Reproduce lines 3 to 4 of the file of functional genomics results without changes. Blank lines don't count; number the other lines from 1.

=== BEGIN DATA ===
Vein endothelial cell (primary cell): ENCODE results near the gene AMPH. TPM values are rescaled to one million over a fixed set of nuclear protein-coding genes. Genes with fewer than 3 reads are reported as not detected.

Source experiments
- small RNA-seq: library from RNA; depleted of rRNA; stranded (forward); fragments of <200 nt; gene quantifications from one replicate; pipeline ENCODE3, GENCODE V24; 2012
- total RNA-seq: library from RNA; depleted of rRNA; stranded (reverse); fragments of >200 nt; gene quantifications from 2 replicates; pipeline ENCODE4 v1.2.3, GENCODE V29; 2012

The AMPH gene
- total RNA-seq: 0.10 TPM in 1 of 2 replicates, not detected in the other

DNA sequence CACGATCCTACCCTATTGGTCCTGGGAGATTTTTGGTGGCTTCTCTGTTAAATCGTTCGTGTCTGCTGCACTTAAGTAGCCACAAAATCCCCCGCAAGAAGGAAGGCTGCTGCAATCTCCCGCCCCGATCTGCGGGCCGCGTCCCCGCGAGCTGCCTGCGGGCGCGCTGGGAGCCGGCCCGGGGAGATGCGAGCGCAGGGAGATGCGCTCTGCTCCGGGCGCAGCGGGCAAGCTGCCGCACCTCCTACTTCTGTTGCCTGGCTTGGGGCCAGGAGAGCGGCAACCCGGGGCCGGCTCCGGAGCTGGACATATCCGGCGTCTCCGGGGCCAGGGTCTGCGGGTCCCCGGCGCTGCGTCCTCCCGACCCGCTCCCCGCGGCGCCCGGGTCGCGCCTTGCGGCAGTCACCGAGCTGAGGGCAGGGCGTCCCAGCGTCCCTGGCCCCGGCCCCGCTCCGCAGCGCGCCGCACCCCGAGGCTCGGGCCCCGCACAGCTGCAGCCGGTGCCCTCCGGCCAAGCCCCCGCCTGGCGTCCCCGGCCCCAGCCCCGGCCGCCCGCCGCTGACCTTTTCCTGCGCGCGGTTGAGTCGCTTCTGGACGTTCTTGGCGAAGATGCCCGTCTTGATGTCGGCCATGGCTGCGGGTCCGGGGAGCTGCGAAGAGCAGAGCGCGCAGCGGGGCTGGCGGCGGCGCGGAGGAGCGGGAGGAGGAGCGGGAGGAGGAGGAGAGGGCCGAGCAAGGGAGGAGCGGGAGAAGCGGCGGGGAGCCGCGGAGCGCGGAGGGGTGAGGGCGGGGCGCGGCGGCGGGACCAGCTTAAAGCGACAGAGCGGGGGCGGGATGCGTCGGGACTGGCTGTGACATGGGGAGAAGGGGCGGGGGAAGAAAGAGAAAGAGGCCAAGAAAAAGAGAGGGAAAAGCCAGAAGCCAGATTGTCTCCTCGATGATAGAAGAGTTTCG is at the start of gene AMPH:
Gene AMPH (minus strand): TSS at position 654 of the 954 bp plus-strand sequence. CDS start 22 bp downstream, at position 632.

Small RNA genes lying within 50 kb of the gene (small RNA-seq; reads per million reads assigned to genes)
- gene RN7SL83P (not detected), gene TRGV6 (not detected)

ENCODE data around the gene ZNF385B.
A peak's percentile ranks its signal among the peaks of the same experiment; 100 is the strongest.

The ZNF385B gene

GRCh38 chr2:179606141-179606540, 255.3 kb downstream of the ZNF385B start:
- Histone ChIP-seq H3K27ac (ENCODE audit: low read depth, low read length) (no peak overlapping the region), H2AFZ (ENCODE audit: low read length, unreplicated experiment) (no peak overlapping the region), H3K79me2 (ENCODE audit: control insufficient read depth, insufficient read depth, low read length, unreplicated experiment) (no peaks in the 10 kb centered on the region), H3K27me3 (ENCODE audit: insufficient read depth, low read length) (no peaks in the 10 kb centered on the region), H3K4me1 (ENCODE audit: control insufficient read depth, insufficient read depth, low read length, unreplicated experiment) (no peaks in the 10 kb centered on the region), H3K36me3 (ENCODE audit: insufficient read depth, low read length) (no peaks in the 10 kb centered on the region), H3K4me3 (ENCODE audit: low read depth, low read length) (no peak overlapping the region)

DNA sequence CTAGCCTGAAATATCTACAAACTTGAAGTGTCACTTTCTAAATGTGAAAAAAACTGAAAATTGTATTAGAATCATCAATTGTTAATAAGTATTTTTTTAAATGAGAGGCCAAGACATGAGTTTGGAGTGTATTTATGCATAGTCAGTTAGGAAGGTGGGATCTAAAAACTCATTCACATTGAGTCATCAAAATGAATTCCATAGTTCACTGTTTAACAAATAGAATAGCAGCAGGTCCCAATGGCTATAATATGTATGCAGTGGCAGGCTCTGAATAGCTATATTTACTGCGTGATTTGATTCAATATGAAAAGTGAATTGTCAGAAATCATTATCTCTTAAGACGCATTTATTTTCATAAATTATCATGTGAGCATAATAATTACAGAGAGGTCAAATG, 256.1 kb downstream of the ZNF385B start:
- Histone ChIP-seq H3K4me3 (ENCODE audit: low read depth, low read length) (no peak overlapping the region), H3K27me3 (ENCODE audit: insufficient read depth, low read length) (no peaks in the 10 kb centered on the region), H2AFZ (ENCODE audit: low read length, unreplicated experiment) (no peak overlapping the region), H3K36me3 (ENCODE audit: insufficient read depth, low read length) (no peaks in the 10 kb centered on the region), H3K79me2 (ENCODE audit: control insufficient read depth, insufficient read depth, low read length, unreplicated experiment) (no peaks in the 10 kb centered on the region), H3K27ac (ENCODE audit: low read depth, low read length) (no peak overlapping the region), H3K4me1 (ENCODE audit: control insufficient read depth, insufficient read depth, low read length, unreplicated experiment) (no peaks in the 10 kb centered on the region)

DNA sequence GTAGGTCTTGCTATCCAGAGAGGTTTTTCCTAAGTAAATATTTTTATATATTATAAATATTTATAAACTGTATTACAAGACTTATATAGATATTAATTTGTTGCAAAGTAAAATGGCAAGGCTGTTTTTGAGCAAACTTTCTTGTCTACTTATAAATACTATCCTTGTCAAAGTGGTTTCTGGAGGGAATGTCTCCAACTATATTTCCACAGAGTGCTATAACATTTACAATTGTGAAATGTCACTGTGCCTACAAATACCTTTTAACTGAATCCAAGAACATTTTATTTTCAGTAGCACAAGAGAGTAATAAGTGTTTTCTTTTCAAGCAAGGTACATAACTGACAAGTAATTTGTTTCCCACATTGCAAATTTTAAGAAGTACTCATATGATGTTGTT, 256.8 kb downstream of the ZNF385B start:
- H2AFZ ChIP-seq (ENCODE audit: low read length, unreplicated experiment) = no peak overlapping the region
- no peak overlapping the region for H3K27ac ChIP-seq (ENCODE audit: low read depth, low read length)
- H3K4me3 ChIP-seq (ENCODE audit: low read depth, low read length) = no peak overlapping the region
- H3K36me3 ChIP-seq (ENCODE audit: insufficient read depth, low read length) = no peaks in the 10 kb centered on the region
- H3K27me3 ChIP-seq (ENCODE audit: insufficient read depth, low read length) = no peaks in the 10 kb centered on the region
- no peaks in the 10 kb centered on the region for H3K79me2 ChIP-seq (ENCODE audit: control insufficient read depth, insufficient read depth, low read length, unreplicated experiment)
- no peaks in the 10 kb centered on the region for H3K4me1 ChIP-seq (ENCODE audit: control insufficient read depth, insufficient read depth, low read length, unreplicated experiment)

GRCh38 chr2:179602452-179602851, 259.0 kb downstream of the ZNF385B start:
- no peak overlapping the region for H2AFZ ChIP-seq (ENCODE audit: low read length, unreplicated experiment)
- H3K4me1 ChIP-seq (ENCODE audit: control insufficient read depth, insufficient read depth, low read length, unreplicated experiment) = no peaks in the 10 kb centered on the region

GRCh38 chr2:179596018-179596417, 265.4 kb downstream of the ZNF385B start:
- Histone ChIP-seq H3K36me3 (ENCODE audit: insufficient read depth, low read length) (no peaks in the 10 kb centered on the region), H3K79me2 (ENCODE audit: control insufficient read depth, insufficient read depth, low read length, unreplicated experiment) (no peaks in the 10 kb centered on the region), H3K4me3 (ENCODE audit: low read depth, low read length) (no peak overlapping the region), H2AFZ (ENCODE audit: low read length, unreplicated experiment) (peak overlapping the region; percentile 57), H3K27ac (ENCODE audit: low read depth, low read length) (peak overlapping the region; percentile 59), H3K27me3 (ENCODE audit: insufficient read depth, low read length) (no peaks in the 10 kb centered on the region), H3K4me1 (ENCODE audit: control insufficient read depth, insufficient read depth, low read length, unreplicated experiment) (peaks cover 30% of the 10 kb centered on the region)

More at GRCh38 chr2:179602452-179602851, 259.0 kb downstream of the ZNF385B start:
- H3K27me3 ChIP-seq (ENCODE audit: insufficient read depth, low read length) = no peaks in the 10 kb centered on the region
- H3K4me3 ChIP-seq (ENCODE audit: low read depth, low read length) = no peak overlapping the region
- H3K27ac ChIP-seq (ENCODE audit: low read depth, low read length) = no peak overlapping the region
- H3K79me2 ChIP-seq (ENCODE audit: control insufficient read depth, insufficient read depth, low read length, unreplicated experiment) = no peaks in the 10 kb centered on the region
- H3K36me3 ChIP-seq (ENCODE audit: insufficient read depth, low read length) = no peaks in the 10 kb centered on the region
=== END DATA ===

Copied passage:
- small RNA-seq: library from RNA; depleted of rRNA; stranded (forward); fragments of <200 nt; gene quantifications from one replicate; pipeline ENCODE3, GENCODE V24; 2012
- total RNA-seq: library from RNA; depleted of rRNA; stranded (reverse); fragments of >200 nt; gene quantifications from 2 replicates; pipeline ENCODE4 v1.2.3, GENCODE V29; 2012